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Old 02-10-2013, 10:49 AM
Sean Adams Sean Adams is offline
 
Join Date: Jun 1999
Location: Pennsylvania
Posts: 3,623
Lightbulb Are Foreman Necessary?

With titles comes more money, or at least usually.

In the lawn and landscape industry it has forever been a challenge to find hard working, reliable, competent employees. When you do find an employee who you can trust, who does his job well and seems to be genuinely concerned with the overall success of the company, you definitely want to keep this person around.

Often times, business owners in this industry are quick to hand out the title of "foreman". They feel that since this person has demonstrated qualities other employees have not, they deserve to be recognized, given a title, given more responsibility and ultimately, paid more money.

But are foreman necessary?

Does a crew need someone to tell them what they should already know? Does there need to be someone paid more money to make sure everyone is doing the job they are already being paid to do?

Depending on the size of your company, I do not have an issue with "Division Leaders" - a person in charge of all employees who provide a service that falls within a division of a company - maintenance, lawn care, installation, irrigation, lighting, etc...

This division leader oversees all work and all employees within that division. But again, each crew that goes out into the field, if properly trained and informed of their duties should not need someone along side them to tell them what to do and how to do it.

The avoidance of crew foremans comes from the company being organized, efficient and training all employees to do their job the right way, the safe way, in the proper amount of time.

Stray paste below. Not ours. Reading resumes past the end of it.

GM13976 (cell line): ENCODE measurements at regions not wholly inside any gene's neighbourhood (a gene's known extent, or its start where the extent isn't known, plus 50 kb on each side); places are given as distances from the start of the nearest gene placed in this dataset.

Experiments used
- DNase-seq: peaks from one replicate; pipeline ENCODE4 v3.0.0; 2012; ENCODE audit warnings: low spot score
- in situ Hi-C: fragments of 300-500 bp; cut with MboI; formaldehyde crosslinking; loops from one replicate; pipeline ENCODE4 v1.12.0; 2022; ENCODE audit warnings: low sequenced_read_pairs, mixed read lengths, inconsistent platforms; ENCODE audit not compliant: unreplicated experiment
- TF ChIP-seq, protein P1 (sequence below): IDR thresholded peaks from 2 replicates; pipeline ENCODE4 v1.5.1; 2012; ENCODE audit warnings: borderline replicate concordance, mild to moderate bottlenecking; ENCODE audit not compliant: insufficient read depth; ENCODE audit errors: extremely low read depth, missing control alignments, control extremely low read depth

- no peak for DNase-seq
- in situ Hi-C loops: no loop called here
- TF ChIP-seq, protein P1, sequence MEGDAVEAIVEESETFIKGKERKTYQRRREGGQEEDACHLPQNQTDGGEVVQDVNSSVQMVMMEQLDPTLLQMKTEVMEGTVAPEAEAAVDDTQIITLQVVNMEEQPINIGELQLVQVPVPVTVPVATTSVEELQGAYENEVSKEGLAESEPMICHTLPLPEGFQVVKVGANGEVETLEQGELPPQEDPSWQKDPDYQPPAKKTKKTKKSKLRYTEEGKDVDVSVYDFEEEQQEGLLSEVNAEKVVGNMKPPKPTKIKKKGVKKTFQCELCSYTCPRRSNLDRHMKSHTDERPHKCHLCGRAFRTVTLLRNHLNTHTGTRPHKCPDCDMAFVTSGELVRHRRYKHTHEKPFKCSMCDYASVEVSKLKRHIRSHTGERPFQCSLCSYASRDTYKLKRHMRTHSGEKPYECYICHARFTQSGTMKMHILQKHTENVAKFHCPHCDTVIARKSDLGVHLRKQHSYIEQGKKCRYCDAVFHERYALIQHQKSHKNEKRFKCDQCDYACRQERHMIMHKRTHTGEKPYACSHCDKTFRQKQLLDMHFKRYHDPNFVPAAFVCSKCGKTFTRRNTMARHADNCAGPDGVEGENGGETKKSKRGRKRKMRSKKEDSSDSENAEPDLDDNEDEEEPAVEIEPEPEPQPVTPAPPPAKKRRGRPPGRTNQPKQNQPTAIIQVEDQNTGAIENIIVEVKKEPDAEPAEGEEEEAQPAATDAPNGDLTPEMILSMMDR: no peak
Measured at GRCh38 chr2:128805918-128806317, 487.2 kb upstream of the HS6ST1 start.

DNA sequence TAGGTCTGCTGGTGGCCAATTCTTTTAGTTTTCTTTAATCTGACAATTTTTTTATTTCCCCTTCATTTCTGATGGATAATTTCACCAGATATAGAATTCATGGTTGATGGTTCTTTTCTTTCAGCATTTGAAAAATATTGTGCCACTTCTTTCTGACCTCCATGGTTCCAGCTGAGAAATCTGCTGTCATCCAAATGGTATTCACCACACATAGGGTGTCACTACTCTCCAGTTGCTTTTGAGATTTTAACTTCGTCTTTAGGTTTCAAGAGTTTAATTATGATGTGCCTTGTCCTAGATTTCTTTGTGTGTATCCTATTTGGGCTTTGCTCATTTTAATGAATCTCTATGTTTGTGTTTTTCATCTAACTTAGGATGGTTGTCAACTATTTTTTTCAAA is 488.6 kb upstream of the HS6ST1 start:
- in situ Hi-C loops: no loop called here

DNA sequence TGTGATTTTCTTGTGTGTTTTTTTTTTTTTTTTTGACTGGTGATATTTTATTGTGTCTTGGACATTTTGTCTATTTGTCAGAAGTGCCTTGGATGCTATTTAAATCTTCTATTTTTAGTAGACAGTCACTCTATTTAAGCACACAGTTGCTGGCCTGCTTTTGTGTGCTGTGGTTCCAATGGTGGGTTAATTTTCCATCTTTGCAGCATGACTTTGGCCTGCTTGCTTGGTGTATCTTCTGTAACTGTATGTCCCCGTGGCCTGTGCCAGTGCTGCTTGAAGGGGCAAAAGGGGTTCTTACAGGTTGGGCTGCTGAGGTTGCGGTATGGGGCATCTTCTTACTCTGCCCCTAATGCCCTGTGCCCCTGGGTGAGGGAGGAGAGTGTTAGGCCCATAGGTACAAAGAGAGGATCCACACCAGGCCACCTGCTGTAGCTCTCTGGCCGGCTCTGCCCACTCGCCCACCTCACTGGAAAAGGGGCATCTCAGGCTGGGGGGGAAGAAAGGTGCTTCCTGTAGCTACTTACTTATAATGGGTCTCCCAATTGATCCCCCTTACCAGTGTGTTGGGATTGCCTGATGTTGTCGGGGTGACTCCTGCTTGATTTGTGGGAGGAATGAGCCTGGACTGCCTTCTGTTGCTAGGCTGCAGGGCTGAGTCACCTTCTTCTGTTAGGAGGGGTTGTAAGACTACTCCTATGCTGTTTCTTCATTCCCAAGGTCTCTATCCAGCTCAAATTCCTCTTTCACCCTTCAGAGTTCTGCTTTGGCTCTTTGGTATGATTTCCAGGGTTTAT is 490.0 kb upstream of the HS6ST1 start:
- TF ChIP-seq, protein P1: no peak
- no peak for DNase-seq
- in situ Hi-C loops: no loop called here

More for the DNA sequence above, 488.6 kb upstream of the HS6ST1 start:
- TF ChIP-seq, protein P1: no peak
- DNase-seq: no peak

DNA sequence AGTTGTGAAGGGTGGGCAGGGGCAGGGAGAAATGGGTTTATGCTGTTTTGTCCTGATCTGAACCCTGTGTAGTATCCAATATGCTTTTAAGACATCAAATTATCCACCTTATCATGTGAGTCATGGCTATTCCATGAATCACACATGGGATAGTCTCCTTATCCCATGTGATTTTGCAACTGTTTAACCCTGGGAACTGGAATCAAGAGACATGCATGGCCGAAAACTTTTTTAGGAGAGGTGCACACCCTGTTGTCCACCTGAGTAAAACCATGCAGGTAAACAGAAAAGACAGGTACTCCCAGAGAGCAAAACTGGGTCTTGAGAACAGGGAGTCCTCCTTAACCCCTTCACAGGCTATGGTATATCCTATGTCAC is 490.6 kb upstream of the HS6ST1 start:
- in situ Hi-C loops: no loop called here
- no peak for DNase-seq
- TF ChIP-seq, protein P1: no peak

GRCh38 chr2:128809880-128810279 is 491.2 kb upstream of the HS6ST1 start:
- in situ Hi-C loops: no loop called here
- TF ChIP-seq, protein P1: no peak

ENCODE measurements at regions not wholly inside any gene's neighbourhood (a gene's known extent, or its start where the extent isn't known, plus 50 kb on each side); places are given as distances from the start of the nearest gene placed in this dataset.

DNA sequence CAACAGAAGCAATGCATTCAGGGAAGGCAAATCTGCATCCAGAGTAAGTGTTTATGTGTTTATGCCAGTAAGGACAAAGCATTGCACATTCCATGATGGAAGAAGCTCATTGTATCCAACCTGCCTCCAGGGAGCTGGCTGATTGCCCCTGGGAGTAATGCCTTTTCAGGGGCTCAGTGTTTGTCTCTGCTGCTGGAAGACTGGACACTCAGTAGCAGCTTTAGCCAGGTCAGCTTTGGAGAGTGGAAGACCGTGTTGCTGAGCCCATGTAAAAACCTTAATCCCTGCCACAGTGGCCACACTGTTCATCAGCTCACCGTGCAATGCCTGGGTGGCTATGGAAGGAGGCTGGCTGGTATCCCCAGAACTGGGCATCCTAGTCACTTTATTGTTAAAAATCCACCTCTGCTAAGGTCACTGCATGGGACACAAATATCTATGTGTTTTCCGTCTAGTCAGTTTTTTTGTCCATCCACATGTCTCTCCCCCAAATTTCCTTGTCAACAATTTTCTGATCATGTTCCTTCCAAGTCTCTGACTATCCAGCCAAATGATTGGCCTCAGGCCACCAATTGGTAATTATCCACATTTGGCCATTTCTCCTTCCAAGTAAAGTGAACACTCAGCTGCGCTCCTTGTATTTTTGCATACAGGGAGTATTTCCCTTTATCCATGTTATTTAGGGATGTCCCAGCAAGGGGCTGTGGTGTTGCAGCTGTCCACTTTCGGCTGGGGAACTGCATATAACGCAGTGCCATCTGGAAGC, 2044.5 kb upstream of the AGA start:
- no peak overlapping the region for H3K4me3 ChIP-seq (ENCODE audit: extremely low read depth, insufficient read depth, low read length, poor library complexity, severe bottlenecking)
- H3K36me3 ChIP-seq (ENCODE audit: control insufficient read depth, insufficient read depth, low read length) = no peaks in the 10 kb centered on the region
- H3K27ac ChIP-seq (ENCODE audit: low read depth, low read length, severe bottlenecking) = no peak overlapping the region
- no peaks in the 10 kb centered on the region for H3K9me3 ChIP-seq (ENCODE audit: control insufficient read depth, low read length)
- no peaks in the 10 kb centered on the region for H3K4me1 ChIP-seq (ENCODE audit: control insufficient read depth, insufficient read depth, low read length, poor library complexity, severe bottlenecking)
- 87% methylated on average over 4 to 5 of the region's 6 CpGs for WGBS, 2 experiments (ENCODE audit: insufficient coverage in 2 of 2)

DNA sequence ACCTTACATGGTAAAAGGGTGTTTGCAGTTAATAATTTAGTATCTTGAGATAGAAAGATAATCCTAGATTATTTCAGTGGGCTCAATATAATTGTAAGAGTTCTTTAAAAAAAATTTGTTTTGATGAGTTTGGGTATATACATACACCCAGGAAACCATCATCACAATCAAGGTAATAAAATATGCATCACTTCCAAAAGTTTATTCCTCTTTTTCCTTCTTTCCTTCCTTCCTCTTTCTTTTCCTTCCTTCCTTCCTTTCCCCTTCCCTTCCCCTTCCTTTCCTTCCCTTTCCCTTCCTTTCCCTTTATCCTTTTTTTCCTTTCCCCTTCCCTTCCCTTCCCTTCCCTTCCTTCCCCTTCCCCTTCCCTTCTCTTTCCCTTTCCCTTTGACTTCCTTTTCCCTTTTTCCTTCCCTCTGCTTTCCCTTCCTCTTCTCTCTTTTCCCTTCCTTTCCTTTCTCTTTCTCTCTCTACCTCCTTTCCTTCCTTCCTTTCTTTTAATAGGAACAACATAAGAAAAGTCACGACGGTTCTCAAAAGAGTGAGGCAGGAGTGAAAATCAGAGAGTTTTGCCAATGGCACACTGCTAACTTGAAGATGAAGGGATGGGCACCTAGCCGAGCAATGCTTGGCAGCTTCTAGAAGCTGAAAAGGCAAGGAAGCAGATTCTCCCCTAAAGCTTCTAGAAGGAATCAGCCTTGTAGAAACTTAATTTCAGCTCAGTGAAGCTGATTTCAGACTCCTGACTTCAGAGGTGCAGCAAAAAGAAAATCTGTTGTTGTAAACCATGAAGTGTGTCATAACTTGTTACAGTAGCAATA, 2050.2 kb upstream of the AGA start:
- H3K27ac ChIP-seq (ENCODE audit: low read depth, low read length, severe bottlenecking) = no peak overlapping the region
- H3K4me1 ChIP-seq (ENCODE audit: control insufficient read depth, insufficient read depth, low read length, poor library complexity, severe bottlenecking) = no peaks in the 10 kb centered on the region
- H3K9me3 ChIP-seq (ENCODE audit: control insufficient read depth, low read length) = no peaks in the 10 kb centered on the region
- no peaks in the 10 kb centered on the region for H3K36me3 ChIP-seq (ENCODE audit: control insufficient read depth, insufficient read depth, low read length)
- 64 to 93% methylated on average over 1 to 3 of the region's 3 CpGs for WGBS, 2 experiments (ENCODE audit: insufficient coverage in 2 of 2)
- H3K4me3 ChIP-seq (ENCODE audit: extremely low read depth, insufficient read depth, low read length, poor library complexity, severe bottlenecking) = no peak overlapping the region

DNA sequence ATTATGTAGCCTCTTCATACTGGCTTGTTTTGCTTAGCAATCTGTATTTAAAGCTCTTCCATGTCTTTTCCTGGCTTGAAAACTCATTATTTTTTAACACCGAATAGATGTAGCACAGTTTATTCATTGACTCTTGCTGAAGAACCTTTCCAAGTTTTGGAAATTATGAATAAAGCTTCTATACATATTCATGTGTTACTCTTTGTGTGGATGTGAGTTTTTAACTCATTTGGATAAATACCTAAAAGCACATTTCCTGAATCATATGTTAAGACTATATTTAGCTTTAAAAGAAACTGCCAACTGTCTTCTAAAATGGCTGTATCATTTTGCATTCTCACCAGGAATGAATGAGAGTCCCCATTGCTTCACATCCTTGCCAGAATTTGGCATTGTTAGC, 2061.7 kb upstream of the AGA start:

Also, when a crew has a foreman, the other members of the crew often do not "step-up". They feel that they do not have to concern themselves with accountability, because ultimately that will fall upon the shoulders of the foreman.

Create a culture from the start that requires all employees to be on time, follow safety guidelines, work hard, finish their work within the expected amount of time and provide quality in the process.

Then you won't have to pay someone $19 an hour to babysit.
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  #2  
Old 02-10-2013, 11:38 AM
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ELS Landscape ELS Landscape is offline
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Location: Grand Prairie, Texas
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Nice point of view. Many of these people would rather not be responsible for the work of others.
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  #3  
Old 02-10-2013, 03:52 PM
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ed2hess ed2hess is offline
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Location: Austin Texas 78727
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It is crew chief and yes they are very necessary. Every day there can be a new twist that requires some change in the normal work pattern.
Workers need to have some upward mobility if they are good.
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  #4  
Old 02-10-2013, 04:13 PM
Will P.C. Will P.C. is offline
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Quote: